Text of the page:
Nick and Davina Jernigan, owners of Montgomery Super Suppers, have been serving food to Montgomery residents for more than three years from their Vaughn Road location in the Peppertree Shopping Center. The food truck will serve a variety of sandwiches, salads, soups and signature drinks as well as dessert.
The soft open will run from 10:30 a.m. until 2 p.m. on Friday. The food truck will begin regular lunch service at the Madison Avenue location in early 2014.
Here’s a lesson to kids (and parents) everywhere; don’t take Gordon Ramsay’s parking spot.
In an all-new Muppisode promoting the upcoming sequel Muppets Most Wanted, Kermit, Miss Piggy, and the gang are out enjoying different food truck options. The Swedish Chef gets his felt hand in on the action. Only problem is, when Ramsay arrives, he’s in his spot! What’s the only way to solve a problem like this?
Well, sort of. Watch the epic food truck battle below:
Muppets Most Wanted will be released in theaters on March 21.
I’ll admit it. I was wrong about food trucks.
When the first of the new generation of food trucks rolled onto the streets of St. Louis a few years ago, I was curious — even excited. Not because we were embracing a trend that had already spread through “hipper” cities. Rather, I liked that several of these trucks were experimenting with concepts worth seeking out on their own merits: the pan-Latin flavors of Cha Cha Chow; the Korean-Mexican fusion of Seoul Taco; the creative Filipino fare of Guerrilla Street Food.
Yet as the number of food trucks proliferated in 2011 and 2012, from the teens into the 20s and then into the 30s, I was certain the bubble was about to burst.
The city itself has precious few public spaces where food trucks can operate legally. Newly licensed truck operators receive a map of the approved downtown vending zone. A shaded circle denotes the no-go zone, which extends in a 200-foot radius from each brick-and-mortar restaurant. The circles cover most of the vending zone.
“Every time a new restaurant opens,” says Guerrilla Street Food owner Joel Crespo, “they draw a new circle.”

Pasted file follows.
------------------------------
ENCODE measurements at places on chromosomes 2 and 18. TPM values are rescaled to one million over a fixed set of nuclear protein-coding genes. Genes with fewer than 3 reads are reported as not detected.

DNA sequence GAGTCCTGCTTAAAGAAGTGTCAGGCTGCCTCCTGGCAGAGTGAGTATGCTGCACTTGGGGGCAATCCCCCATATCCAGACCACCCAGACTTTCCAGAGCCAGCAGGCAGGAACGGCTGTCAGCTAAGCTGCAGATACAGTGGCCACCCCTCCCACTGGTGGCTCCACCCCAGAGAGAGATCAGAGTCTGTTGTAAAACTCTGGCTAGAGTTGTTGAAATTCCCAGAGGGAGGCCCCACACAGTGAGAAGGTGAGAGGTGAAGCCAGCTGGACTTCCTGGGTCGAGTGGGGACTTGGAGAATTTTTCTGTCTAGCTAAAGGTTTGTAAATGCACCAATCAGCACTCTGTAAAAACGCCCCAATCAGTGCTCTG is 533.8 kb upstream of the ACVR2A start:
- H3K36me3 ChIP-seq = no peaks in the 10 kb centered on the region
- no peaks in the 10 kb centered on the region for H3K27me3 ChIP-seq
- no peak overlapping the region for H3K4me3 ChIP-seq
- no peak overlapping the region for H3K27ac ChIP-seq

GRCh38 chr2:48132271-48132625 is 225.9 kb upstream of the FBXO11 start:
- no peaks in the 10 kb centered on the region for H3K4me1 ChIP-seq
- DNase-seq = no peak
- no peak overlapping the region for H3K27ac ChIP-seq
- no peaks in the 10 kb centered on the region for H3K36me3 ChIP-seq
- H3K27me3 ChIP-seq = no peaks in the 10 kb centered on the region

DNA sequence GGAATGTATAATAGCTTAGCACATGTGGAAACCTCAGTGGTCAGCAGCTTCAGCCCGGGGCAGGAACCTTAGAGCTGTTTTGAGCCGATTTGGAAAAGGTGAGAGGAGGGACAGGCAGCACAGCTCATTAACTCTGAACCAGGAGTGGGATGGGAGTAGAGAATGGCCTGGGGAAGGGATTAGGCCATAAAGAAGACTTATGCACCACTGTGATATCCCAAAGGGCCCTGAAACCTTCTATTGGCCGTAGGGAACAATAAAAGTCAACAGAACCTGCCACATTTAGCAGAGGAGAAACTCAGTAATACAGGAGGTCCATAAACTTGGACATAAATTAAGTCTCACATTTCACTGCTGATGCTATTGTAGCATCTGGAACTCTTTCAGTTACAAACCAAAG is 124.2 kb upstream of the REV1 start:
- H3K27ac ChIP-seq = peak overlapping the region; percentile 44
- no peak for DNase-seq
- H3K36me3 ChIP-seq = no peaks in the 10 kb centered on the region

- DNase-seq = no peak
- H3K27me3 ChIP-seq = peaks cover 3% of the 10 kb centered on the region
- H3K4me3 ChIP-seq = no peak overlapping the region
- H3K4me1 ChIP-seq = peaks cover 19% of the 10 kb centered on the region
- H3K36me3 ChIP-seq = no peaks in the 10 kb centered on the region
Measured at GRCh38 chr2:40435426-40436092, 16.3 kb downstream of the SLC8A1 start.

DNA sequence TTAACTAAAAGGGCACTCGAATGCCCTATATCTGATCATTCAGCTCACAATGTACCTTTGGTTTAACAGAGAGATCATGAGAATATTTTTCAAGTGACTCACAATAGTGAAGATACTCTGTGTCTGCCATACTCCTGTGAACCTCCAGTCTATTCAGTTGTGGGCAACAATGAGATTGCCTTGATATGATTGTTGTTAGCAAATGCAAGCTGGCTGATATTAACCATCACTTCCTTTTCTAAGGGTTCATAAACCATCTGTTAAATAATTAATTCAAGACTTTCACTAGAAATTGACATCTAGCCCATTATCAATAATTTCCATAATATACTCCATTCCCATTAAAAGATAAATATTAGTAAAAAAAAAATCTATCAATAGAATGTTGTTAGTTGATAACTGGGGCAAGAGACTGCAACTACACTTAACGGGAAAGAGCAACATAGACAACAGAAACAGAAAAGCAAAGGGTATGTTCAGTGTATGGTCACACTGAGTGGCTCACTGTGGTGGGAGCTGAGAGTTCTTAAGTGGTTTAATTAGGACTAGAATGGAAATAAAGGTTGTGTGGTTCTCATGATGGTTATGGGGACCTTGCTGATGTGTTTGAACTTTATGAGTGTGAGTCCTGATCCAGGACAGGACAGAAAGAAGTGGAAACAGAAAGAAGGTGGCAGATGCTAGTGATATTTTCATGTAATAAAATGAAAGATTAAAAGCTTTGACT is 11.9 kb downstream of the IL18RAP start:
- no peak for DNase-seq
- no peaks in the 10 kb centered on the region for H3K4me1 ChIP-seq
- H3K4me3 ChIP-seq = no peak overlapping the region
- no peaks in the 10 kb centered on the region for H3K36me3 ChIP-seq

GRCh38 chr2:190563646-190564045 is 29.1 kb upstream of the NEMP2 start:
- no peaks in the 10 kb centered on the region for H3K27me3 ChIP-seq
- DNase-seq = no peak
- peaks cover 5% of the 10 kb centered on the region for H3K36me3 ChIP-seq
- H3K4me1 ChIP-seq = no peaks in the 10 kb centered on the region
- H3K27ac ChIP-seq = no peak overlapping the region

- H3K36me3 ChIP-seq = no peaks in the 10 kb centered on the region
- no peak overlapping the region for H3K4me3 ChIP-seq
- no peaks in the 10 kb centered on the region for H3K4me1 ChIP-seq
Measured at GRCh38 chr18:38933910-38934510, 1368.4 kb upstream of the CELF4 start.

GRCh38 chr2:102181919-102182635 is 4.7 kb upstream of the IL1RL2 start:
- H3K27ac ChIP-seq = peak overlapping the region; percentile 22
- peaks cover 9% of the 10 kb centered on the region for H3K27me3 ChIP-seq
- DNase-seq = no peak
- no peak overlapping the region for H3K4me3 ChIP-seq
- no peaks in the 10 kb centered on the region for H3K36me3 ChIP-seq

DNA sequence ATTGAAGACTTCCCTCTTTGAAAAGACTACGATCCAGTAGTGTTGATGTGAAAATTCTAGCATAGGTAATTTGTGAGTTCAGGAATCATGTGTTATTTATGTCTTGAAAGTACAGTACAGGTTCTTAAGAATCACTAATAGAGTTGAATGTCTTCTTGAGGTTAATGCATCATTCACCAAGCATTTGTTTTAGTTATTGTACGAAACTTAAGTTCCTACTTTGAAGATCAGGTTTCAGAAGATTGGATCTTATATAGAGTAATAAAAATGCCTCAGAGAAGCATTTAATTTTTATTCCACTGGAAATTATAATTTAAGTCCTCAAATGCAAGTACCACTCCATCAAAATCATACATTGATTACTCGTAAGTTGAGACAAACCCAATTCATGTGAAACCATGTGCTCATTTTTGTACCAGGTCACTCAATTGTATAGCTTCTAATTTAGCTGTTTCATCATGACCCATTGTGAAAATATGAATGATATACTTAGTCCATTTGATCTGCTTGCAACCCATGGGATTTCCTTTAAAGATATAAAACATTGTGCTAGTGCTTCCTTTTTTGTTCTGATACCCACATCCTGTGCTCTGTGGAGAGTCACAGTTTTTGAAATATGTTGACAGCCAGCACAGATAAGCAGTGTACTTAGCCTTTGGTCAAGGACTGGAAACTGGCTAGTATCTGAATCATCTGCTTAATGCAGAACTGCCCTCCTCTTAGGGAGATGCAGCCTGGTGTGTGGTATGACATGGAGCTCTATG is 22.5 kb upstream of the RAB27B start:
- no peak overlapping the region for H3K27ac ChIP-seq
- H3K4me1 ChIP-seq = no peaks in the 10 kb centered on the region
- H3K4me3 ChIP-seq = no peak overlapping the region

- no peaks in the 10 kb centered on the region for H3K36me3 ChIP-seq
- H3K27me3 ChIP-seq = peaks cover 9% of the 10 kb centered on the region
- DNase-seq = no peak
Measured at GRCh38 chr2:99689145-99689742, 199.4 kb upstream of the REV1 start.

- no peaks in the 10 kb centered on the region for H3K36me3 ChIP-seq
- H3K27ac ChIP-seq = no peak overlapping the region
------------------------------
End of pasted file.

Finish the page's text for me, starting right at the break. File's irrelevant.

Meanwhile, St. Louis County presented a hodge-podge of rules. Some municipalities welcomed food trucks. Others — Clayton, most notably, given its bustling lunch crowd — did not (and do not) allow them.
Which is to say nothing of how many of those 30-something food trucks were actually any good. Surely, I thought, once the novelty has worn off, once the trucks must face a prolonged spell of bitter winter weather, the Great Food Truck Reckoning would be upon us, and only a few hardy souls would survive.
Instead, as 2013 draws to a close, I count more than 40 food trucks operating in the St. Louis area.
Though the number of public spaces in the city remains small, Cha Cha Chow co-owner Kandace Davis says the atmosphere of conflict that had prompted restaurant owners to call the police on trucks infringing the no-go zones has largely passed.
“That’s much better,” she says. “We’ve hopped over most of the hurdles.”
Still, the crush of trucks in the city vying for both the approved public spaces and such popular gathering spots as the Wells Fargo campus in midtown and Barnes-Jewish Hospital has forced food-truck operators to look to new markets.
“The city is inundated,” Davis says. “But there are places in the county where you go to find people who’ve never had a single food truck.”
“A lot of people are going into the county more,” says Crespo. “We survive a lot because of the county.”
Rather than deal with the regulations of a specific county municipality, truck operators rely on being invited onto the private property of a specific office building or a business park that is home to several different companies.